Our nameless compliance director is left baffled after a meeting with the FCA
Given that our company has been authorised for fewer than two years and has grown to around 35 advisers, it was no great surprise when we were asked to attend a face-to-face meeting with the Financial Conduct Authority (FCA) as part of its Business Risk Awareness Workshop (BRAW) programme.
As compliance director, it made sense that I represent the company, and I can honestly say the meeting was one of the most gruelling two hours of my life. The team – Mr and Mrs FCA – wanted to dispense with pleasantries and get down to the real question: What exactly were our intentions and how were these aligned with its own views? The only problem was: it wasn't entirely clear on its own views.
I will outline these inconsistencies shortly, but I want to say the conflicting advice didn't start with the BRAW meeting...
Our undercover compliance director 'baffled' by FCA
I attended the then-FSA's Positive Compliance seminars some months ago and the uncertainty around assessing risk was a major takeaway from the events. One Scottish presenter explained the regulator was in direct disagreement with the Financial Ombudsman Service (FOS) in circumstances where investor portfolios contained some funds with risk ratings above those considered suitable for the client. He said: "The FOS says that, if you are a five out of ten, you shouldn't be invested in anything above a ‘five' for risk, even though this may have been blended with other funds of lower risk profiles. We think that's ********."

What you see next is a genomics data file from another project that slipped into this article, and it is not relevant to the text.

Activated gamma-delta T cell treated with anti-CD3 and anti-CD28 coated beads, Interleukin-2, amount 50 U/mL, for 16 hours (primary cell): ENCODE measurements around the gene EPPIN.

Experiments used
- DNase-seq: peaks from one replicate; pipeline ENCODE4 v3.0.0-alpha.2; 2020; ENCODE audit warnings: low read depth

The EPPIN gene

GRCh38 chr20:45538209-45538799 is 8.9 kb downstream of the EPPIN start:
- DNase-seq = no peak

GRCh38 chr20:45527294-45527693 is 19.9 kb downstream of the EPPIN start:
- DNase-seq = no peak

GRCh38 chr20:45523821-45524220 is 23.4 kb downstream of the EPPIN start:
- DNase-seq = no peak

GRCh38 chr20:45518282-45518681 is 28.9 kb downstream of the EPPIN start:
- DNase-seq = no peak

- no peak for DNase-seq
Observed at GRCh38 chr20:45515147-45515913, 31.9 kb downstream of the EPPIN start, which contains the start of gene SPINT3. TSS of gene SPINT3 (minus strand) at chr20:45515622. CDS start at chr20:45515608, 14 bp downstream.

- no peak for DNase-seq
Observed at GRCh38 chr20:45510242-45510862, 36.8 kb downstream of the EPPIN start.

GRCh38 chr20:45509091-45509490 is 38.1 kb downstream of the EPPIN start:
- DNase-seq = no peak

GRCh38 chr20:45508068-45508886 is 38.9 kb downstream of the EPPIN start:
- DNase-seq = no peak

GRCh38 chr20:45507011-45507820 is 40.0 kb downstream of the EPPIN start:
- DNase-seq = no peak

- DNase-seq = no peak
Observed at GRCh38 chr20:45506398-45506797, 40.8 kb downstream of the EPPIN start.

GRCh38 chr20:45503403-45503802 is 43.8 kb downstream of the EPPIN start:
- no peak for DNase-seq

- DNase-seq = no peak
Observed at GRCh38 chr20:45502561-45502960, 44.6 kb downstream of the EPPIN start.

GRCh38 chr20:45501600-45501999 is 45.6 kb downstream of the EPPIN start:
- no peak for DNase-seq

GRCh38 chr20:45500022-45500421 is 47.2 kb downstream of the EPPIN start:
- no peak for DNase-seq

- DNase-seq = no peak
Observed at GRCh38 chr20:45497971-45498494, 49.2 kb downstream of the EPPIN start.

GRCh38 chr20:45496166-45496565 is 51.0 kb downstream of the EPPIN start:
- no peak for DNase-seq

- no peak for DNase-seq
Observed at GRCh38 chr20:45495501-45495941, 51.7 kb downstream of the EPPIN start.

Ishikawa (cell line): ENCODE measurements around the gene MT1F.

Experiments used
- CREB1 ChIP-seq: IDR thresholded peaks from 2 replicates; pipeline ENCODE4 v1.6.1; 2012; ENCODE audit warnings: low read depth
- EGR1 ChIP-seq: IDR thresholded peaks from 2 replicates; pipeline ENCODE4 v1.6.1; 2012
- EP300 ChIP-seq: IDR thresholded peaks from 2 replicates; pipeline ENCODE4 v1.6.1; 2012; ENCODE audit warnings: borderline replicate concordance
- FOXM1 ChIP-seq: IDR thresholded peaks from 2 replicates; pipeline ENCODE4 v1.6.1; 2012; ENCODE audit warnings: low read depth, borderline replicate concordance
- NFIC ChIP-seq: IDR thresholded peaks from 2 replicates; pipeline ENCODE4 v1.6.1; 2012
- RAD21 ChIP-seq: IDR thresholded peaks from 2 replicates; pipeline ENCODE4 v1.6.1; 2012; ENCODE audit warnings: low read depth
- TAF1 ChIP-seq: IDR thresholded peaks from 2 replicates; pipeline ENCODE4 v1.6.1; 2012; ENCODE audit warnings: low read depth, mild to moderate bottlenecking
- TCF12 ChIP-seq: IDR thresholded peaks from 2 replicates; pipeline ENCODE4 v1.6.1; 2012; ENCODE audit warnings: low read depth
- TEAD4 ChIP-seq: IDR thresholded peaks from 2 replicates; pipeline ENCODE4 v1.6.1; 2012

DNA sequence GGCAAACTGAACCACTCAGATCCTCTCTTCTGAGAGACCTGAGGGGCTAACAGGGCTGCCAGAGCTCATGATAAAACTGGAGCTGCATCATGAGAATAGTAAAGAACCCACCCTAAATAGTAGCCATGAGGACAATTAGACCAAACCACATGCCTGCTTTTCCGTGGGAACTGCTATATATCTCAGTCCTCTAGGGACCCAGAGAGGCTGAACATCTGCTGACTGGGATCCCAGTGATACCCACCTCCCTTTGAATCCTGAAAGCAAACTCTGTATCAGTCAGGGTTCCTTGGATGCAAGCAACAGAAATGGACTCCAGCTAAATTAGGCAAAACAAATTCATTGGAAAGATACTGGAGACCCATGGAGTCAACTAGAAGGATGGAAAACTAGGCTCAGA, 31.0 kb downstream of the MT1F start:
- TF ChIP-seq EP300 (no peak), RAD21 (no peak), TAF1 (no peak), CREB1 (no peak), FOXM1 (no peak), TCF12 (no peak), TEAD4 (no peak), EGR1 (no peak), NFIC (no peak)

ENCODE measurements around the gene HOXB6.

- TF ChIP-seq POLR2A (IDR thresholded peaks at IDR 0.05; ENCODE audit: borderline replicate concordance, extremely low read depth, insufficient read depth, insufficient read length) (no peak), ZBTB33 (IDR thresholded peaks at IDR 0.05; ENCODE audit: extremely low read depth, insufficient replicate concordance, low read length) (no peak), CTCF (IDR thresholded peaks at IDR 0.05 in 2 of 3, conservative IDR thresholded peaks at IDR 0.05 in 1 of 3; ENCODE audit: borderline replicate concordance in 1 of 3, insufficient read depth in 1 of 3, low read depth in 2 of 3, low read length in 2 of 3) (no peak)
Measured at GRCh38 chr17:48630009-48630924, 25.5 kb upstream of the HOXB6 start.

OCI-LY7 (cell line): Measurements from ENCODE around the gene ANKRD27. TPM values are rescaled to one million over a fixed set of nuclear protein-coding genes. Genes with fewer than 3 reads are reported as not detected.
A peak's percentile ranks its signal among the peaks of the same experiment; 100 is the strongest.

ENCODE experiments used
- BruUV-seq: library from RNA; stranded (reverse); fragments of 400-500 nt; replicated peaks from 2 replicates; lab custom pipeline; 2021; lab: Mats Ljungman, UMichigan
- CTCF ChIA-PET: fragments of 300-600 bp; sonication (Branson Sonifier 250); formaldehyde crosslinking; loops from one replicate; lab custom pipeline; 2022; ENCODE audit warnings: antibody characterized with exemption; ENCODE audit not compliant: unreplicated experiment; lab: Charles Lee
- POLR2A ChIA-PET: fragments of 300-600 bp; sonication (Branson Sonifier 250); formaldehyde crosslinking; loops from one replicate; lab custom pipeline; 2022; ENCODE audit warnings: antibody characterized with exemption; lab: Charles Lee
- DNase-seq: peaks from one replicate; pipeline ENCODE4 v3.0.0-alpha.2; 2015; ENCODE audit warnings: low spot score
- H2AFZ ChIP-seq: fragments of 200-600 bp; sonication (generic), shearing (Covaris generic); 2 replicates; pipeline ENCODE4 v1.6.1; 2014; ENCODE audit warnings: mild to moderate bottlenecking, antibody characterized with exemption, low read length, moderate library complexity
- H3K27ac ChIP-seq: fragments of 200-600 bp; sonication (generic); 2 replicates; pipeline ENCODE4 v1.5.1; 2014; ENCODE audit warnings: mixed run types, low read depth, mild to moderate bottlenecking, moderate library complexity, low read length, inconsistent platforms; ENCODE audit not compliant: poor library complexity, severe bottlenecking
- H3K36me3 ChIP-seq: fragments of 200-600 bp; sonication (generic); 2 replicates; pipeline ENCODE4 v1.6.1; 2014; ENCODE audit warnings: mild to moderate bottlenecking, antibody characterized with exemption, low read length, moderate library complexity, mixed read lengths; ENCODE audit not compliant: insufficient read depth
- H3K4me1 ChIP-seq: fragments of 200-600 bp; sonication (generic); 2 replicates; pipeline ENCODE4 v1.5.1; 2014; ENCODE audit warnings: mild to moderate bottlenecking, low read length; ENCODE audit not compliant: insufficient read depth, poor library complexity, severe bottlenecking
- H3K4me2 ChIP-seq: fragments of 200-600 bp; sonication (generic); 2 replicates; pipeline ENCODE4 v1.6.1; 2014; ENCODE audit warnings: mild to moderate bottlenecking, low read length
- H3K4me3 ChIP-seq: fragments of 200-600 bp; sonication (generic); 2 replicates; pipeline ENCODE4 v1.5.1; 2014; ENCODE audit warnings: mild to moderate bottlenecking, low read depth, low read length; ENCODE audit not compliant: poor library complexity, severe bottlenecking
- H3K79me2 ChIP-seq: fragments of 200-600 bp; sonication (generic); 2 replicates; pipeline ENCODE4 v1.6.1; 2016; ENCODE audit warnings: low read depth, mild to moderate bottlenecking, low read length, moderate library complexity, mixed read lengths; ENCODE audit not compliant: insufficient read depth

Many of us reacted blankly: keeping the regulator happy would, it seemed, compromise our position with the FOS. Keeping our business safe just got a whole lot tougher.
Back at the BRAW, attitude to risk came up again. Having explained our risk profiling process, I was told in no uncertain terms that the fact a minority of clients would override our risk tool and select different portfolios was a "bad outcome" for them, and that compensation could be appropriate. This seemed to directly contradict the compliance seminars. One of the main concerns for the speaker had been that firms were overly reliant on risk-profiling tools and were, apparently, blindly placing clients into whichever risk profile the profiler suggested, with no qualitative discussion. "Risk profilers are part of the assessment process, not the whole process," he'd said. "Advisers should use the results to stimulate discussion with the client."
I challenged Mr FCA on this: "You're telling me that, if every client ends up in a portfolio suggested by the risk profiler, that's always a good outcome?" When I said this was at odds with what an FCA colleague had said, he retracted his statement somewhat and admitted his understanding may have been incorrect.
It seems the administrators at Canary Towers disagree on a great deal. That's not to say there aren't positive signs from the FCA, but I hope these inconsistencies are cleared up before the companies that abide by these rules hit the regulatory rocks.
‘Most significant’ upgrade since launch
Changes happening over coming months
Had accepted British Steel business
Aimed at HNW clients and family groups
Set for 1 April 2019